jafac (1449) | more than 6 years ago | (#21429309)

When I was a kid, I watched ST:TNG faithfully and had a massive crush on Wesley Crusher. Nerd girls...what can I say?

. . . I suspect this is the root of the ire coming from nerd guys. . . .

Re:Why do people like Wheaton? (1)

vimh42 (981236) | more than 6 years ago | (#21427471)

In other words: blame Roddenberry and his writers for inflicting us with Wesley Crusher, not Wil Wheaton.

Ahh, but STNG would not be what is was without the sum of its parts. For better or for worse, Wesley Crusher was a core element of the series even if he was only a minor character (no pun intended). Poor writers = Kobayashi Maru.

Re:Why do people like Wheaton? (0)

Anonymous Coward | more than 6 years ago | (#21428385)

In other words: blame Roddenberry and his writers for inflicting us with Wesley Crusher, not Wil Wheaton.

You couldn't possibly be blaming Eugene Wesley Roddenberry for completely ruining the series through some sort of bizarre egotistical wish-fulfillment, could you?

Blog viewers (0, Offtopic)

cheapestbloghost (1190703) | more than 6 years ago | (#21426075)

Dear All,

Three hundred people read my 'blog' yesterday! You have no idea how proud I am, the best anyone has managed to get to the Womens Institute for a talk is thirty three. June Dawkins only managed nineteen, she was green when I told her about my three hundred new friends who read my diary! Of course my readers are much younger too, Simon told me that most people on the internet are teenagers while everyone at the WI is ancient like me.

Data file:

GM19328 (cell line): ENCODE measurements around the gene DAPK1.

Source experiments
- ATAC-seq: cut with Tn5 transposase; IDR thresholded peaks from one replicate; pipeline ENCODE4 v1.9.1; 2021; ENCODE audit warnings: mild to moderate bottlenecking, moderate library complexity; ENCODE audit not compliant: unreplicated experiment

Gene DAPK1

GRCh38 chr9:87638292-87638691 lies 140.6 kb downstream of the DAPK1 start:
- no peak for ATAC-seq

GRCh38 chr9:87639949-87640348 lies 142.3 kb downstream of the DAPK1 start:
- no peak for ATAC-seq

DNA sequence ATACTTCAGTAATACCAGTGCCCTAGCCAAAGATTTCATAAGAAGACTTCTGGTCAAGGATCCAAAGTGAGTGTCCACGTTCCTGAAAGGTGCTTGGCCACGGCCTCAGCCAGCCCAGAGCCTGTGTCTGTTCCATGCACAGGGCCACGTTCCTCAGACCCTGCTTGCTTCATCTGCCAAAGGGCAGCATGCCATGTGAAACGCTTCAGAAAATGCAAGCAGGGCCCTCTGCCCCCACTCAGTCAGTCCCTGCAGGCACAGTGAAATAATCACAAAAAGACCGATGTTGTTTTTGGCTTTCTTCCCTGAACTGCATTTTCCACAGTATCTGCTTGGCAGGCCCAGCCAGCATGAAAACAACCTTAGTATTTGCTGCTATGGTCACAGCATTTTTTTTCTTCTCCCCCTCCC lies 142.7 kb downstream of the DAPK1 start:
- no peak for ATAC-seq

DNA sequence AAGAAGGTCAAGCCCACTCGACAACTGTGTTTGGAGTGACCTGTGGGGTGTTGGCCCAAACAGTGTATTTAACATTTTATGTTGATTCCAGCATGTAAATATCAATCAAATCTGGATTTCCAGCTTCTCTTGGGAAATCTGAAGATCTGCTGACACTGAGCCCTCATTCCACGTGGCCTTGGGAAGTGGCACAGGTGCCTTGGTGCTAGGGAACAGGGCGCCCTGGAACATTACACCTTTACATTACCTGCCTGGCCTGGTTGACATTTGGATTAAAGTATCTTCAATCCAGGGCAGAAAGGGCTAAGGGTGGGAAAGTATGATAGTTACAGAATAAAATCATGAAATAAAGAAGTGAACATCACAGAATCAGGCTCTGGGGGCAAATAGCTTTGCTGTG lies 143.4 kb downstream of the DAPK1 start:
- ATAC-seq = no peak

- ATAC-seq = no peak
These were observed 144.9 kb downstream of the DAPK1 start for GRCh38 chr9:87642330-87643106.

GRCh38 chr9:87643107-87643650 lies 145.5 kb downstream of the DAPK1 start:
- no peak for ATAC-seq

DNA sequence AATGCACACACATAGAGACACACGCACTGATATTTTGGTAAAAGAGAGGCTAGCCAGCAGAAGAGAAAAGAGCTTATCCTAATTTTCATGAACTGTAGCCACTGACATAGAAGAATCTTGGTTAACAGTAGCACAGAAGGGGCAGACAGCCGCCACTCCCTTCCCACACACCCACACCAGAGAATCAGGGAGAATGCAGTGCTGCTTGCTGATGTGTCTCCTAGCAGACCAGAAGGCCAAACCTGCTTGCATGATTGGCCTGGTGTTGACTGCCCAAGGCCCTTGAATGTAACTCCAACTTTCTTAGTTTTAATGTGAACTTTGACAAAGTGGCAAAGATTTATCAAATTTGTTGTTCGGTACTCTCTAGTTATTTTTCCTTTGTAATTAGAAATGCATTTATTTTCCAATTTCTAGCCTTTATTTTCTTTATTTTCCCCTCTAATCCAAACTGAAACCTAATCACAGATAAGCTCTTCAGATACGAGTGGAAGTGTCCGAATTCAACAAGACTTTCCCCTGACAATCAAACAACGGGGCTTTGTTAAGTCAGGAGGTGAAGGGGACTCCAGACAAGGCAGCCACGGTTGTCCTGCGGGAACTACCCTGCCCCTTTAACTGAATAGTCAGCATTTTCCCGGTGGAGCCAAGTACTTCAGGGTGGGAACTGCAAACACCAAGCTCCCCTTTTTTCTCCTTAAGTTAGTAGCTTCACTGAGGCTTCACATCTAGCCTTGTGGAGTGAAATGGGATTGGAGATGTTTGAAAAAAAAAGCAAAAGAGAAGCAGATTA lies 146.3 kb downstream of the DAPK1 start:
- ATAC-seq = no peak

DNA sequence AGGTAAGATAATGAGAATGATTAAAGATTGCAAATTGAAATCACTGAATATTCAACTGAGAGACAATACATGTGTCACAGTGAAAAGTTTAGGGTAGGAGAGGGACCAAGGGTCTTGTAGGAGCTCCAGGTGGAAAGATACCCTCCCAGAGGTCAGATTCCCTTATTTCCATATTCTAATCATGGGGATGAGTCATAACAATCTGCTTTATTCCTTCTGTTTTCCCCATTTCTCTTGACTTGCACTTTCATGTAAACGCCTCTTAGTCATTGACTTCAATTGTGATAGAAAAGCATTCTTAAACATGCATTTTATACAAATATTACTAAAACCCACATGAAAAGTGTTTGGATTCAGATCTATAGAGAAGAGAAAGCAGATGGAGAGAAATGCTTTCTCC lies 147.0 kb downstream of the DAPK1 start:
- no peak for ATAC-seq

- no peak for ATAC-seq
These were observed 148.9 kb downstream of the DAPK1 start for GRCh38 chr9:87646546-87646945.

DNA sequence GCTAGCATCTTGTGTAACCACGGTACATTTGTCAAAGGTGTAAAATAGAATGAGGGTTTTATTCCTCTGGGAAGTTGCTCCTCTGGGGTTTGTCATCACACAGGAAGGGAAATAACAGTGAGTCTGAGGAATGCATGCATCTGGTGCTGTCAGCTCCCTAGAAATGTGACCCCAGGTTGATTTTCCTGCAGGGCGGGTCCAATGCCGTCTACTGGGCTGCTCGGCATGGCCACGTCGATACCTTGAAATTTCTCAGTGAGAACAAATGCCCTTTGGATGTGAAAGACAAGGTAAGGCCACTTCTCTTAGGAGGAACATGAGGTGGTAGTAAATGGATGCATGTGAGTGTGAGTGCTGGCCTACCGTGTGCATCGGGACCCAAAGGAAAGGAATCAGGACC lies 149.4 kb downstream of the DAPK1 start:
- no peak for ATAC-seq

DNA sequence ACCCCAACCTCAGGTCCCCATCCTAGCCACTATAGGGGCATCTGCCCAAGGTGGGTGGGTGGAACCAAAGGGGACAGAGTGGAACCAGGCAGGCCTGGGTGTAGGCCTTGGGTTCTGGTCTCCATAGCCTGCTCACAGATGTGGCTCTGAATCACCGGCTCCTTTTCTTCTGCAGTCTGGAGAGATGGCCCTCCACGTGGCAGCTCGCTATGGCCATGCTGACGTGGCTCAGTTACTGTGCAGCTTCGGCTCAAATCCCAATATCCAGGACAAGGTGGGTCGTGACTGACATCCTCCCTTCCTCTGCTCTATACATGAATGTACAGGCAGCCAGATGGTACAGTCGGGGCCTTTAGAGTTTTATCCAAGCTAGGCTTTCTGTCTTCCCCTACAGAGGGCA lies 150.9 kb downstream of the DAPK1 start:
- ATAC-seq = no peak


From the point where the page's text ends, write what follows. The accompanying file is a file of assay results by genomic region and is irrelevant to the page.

I have seen that some of you who talk to the internet have little counters that say how many people are reading. I am much more impressed with how advanced my system is; I ring up Simon and ask him. I really should mention Simon, he is the nice man who connected me to the information motorway. Anyway when I want to know how many of you are listening to me I call him up and ask.

Much better than a silly little counter. I rang him yesterday and he said "oh, at least three hundred people, whatever" which is how young people talk these days. I asked him how many people would be reading today and he said five hundred! I am very impressed with his service indeed . And hello to the two hundred new people who will listen to me today!

Yours,

Mildred

This Internet 2.1 blog for user Mildred [sys-eng.co.uk] is powered by The Cheapest Blog Host On The Internet! [sys-eng.co.uk] , the revolutionary web 2.0 metalayer. Get yours now!

blog navigation [sys-eng.co.uk] | previous post [slashdot.org] | first post [slashdot.org]

a link to the next post will be in a comment to this post

what we really want to know ... (1)

joeyspqr (629639) | more than 6 years ago | (#21426151)

is what Trek he thinks is best! c'mon, throw us a frickin' bone here!
(full disclosure - i've voted about a dozen times for TOS - not that it's helped)

Not buying it. (4, Funny)

CptPicard (680154) | more than 6 years ago | (#21426251)

Clearly, it is not possible to be a nerd and a father at the same time... the former should make the latter impossible.